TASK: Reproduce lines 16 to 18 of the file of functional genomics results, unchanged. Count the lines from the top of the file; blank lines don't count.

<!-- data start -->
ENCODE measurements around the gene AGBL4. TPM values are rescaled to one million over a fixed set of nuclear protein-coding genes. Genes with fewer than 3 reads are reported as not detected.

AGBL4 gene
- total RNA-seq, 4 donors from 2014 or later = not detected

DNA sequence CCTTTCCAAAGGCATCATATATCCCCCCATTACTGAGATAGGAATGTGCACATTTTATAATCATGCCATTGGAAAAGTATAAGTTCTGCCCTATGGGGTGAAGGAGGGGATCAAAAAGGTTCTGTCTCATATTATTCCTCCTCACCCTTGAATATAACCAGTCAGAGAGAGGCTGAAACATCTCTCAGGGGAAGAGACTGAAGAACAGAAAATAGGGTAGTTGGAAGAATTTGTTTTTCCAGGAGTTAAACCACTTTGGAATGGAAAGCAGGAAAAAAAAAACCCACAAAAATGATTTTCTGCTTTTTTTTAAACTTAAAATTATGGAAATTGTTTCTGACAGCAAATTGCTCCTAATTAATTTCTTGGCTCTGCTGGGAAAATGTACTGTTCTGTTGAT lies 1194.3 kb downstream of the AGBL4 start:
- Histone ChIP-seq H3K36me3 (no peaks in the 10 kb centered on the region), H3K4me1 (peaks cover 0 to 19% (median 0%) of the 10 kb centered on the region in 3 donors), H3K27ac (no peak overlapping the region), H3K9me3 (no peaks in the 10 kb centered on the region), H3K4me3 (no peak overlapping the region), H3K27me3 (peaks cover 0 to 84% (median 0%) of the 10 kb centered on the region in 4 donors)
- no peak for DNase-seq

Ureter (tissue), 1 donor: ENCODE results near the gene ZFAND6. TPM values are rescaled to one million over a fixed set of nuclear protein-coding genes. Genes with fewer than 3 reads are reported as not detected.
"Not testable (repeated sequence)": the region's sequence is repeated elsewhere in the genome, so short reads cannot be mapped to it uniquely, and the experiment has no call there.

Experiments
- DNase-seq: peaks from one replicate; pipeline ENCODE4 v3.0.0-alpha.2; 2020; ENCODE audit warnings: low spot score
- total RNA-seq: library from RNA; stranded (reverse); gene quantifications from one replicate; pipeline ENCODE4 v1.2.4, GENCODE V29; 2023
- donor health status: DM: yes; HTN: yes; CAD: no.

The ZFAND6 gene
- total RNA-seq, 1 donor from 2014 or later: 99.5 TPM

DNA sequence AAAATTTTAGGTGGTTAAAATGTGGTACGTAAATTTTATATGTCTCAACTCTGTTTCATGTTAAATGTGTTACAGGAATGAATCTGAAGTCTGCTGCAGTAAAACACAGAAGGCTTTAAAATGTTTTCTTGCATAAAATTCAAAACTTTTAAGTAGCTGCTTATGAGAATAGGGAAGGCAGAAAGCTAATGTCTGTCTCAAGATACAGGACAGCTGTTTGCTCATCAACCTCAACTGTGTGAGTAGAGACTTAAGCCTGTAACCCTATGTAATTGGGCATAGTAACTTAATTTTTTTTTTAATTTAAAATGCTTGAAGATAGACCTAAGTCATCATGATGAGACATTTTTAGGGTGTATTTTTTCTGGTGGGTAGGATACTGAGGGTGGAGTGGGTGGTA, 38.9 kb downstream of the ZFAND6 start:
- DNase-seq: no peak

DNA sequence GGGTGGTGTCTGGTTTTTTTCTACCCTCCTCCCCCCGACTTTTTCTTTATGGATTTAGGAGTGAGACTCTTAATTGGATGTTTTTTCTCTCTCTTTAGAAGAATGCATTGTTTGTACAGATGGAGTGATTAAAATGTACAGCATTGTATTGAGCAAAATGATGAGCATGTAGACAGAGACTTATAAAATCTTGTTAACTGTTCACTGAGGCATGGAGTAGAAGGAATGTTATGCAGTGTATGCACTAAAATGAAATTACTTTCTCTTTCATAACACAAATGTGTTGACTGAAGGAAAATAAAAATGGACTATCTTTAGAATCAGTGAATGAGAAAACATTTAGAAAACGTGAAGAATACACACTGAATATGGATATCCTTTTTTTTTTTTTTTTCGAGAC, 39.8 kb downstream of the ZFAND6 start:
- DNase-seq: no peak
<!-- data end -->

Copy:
- DNase-seq: no peak

DNA sequence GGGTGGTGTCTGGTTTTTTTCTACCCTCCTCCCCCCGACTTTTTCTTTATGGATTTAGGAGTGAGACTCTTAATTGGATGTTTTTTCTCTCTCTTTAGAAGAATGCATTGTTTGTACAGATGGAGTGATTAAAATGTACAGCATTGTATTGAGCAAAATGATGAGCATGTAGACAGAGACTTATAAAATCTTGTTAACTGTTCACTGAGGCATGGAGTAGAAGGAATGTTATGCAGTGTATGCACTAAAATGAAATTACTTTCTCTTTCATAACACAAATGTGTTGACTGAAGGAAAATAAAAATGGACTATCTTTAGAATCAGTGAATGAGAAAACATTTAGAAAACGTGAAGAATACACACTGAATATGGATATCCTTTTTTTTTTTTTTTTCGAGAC, 39.8 kb downstream of the ZFAND6 start:
- DNase-seq: no peak